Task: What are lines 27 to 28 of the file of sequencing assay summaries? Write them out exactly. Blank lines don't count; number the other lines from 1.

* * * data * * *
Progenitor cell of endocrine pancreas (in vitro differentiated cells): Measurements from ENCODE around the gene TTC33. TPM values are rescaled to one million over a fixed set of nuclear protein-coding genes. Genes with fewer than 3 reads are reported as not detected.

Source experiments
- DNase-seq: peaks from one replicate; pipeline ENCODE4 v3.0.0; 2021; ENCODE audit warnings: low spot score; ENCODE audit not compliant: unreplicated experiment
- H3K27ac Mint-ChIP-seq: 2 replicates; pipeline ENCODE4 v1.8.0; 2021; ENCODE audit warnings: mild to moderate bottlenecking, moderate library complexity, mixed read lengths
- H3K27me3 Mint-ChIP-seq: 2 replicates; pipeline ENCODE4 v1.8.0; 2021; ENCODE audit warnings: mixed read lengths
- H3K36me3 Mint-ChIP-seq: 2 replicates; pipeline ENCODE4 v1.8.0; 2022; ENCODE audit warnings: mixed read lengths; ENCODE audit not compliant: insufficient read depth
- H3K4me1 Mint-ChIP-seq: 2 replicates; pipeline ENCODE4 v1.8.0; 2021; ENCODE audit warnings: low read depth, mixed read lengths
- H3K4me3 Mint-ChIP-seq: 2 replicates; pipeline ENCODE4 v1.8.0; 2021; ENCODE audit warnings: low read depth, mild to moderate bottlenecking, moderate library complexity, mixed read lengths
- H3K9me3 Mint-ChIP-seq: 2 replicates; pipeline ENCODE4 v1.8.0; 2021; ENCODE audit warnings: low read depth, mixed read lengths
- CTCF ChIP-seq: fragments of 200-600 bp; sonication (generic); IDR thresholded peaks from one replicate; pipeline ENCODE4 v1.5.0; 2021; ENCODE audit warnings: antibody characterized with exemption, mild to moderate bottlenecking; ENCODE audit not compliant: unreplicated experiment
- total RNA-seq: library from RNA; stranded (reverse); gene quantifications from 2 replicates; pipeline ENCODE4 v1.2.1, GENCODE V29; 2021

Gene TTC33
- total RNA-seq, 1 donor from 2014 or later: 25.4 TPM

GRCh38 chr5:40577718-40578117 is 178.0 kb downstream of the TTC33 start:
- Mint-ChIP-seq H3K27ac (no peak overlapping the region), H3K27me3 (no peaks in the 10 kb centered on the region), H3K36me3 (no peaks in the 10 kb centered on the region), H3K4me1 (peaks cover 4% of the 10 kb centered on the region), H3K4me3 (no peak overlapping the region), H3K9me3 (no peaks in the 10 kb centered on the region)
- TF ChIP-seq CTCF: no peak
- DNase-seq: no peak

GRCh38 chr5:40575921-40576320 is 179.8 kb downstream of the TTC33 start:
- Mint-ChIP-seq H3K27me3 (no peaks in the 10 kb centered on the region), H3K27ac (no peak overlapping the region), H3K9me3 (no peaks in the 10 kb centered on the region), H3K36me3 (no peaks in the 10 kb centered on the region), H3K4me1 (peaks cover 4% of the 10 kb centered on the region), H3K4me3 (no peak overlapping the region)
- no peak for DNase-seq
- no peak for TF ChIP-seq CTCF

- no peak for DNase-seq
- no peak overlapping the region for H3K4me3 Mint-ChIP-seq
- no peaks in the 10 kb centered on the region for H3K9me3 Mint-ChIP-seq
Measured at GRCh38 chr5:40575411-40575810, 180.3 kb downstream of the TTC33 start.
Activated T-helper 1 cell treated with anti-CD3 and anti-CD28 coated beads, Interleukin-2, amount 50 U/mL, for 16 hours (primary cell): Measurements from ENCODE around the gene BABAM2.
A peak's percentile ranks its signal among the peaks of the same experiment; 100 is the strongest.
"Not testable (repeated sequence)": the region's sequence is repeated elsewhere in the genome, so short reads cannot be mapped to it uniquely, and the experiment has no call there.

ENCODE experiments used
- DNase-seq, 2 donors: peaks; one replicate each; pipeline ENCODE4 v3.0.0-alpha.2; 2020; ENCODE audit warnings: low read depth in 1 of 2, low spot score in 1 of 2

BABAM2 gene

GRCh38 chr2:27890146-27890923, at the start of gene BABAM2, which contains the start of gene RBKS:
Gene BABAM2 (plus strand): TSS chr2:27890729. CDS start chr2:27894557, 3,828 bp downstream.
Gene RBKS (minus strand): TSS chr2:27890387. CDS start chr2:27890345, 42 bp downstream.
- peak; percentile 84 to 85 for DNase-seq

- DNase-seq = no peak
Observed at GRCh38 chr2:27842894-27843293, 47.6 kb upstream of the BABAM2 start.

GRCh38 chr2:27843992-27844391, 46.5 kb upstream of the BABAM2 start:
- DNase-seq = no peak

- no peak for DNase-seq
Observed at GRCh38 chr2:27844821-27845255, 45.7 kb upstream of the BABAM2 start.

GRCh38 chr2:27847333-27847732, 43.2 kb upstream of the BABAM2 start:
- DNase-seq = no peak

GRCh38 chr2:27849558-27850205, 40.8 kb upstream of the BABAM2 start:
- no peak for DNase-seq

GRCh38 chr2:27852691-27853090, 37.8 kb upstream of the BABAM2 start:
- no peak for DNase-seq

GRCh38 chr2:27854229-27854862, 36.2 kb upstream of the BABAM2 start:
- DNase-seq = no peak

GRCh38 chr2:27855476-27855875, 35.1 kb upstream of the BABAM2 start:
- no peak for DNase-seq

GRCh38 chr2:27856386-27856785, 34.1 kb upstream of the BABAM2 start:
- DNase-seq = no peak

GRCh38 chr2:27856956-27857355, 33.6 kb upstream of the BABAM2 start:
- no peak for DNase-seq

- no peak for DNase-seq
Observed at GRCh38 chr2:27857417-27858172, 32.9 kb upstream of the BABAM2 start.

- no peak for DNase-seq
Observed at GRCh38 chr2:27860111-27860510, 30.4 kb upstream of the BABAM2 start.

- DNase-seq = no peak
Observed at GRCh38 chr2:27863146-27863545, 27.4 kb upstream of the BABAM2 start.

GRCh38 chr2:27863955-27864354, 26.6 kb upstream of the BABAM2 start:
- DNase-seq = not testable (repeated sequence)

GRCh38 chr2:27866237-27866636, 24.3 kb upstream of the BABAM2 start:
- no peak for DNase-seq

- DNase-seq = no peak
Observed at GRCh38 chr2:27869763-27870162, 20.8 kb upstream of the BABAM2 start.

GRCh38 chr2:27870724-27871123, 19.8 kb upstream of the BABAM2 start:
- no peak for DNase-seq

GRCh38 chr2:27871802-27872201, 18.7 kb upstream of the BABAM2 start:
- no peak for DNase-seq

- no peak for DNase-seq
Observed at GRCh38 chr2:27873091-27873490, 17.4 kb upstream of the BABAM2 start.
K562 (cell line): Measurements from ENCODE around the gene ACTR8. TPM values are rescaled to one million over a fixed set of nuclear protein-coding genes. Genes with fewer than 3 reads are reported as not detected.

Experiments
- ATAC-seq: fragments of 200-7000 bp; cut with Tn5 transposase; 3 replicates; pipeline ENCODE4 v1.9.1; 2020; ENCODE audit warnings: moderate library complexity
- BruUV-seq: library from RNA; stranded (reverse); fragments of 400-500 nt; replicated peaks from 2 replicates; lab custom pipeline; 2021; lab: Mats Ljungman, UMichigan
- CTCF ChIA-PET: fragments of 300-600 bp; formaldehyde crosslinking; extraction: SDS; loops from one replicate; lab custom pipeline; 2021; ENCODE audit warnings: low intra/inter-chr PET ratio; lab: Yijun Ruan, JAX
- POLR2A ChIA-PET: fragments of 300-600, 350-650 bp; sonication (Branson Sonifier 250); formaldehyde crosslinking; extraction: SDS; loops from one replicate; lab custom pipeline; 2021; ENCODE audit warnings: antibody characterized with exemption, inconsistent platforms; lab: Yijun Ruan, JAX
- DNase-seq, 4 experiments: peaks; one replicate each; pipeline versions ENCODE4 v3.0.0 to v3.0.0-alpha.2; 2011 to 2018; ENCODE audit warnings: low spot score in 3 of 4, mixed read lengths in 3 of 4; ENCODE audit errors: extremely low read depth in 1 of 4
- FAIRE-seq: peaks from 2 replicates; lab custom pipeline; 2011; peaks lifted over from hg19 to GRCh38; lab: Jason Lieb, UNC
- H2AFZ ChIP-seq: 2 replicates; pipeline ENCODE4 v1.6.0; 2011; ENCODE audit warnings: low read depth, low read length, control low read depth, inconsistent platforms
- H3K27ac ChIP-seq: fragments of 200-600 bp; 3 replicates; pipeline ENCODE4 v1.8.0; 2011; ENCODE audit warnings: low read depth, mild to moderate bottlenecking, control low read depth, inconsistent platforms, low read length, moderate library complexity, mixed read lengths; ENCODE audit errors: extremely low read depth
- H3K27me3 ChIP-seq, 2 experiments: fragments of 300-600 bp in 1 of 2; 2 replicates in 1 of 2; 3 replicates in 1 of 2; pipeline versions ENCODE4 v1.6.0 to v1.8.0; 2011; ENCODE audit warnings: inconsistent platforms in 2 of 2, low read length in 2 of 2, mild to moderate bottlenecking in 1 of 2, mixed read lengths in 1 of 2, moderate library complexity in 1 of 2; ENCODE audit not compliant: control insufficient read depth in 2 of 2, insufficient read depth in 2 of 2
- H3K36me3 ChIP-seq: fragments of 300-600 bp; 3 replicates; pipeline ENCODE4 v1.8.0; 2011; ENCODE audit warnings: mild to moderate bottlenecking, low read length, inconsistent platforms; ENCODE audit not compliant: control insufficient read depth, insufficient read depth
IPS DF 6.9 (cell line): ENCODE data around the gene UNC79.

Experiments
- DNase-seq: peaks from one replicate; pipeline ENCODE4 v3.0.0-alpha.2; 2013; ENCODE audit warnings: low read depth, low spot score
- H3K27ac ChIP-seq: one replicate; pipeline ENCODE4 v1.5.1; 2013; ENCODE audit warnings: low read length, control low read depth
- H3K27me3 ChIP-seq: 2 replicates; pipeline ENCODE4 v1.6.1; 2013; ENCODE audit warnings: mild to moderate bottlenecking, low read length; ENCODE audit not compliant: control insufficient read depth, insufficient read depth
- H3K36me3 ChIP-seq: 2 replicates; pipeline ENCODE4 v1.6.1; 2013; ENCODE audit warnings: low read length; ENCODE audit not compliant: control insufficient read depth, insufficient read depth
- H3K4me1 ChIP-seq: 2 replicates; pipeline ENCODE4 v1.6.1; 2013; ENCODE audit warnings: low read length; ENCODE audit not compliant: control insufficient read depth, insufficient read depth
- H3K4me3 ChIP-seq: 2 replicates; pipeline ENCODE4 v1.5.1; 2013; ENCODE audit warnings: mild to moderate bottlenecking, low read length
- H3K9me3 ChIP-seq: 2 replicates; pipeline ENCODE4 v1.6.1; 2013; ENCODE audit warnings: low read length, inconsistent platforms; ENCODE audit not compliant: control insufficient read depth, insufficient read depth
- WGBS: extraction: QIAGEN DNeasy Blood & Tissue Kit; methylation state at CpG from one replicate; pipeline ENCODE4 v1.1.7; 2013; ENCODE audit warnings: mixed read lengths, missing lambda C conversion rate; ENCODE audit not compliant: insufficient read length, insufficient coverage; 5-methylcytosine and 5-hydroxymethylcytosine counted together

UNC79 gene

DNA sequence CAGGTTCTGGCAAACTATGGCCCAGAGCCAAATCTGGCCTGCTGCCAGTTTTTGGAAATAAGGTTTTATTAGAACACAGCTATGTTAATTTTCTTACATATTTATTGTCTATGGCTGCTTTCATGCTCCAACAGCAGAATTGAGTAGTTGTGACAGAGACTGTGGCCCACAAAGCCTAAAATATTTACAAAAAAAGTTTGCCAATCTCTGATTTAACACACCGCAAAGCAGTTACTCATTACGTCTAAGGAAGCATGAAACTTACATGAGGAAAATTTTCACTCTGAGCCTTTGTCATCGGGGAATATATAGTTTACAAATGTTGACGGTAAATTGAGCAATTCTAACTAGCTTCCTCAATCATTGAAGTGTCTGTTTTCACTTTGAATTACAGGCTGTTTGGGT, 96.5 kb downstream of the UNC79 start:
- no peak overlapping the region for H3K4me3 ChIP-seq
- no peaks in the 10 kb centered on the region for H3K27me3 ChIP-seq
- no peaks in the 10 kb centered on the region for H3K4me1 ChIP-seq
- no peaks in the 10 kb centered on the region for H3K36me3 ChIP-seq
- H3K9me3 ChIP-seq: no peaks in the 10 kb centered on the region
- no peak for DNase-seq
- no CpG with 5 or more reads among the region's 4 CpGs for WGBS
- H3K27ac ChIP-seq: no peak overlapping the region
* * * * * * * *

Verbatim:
A peak's percentile ranks its signal among the peaks of the same experiment; 100 is the strongest.
"Not testable (repeated sequence)": the region's sequence is repeated elsewhere in the genome, so short reads cannot be mapped to it uniquely, and the experiment has no call there.